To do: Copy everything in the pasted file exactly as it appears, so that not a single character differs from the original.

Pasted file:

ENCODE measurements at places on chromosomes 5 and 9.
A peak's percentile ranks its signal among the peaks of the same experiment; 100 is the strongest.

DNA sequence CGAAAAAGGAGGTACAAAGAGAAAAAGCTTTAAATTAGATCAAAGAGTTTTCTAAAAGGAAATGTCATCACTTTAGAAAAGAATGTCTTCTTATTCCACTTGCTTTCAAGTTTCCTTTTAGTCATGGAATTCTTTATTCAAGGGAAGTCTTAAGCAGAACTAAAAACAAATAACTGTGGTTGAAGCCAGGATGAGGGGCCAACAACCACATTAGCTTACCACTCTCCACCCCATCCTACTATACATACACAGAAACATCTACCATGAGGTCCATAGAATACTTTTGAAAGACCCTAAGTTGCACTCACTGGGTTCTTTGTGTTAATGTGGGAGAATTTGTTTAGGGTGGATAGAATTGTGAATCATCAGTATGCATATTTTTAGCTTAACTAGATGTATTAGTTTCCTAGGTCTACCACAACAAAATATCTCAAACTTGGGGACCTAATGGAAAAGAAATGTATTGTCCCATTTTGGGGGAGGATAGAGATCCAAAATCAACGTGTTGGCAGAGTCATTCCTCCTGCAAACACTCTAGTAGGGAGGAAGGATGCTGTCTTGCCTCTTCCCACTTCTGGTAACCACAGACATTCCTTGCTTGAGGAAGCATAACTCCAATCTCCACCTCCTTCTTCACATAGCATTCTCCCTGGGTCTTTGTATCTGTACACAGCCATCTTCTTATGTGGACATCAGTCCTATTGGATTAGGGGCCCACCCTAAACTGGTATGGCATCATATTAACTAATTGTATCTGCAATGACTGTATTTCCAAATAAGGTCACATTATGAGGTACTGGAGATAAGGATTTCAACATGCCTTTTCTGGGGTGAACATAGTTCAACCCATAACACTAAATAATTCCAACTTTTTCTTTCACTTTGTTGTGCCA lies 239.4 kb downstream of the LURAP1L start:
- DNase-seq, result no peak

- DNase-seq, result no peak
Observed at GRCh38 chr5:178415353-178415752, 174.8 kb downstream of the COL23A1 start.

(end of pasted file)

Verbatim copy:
ENCODE measurements at places on chromosomes 5 and 9.
A peak's percentile ranks its signal among the peaks of the same experiment; 100 is the strongest.

DNA sequence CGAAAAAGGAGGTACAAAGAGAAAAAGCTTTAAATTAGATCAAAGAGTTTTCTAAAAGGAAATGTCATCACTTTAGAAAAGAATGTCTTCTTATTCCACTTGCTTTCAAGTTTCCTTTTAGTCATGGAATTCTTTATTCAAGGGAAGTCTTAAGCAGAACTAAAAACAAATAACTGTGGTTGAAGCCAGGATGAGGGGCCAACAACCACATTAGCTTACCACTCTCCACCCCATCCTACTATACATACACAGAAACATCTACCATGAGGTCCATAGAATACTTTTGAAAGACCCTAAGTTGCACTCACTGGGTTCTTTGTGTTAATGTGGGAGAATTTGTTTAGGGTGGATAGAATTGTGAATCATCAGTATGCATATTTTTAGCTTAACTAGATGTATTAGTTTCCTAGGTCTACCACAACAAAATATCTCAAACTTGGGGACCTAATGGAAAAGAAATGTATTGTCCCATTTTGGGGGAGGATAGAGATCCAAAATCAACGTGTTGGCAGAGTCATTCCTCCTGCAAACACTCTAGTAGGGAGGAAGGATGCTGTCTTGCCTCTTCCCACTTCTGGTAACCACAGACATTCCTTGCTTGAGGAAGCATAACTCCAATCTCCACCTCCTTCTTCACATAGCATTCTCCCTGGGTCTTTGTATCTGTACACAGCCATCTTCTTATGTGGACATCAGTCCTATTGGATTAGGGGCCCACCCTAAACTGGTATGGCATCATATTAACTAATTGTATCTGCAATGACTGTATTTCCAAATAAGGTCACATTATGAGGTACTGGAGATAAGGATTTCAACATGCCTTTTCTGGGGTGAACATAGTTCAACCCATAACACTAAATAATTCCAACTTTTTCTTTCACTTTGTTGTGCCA lies 239.4 kb downstream of the LURAP1L start:
- DNase-seq, result no peak

- DNase-seq, result no peak
Observed at GRCh38 chr5:178415353-178415752, 174.8 kb downstream of the COL23A1 start.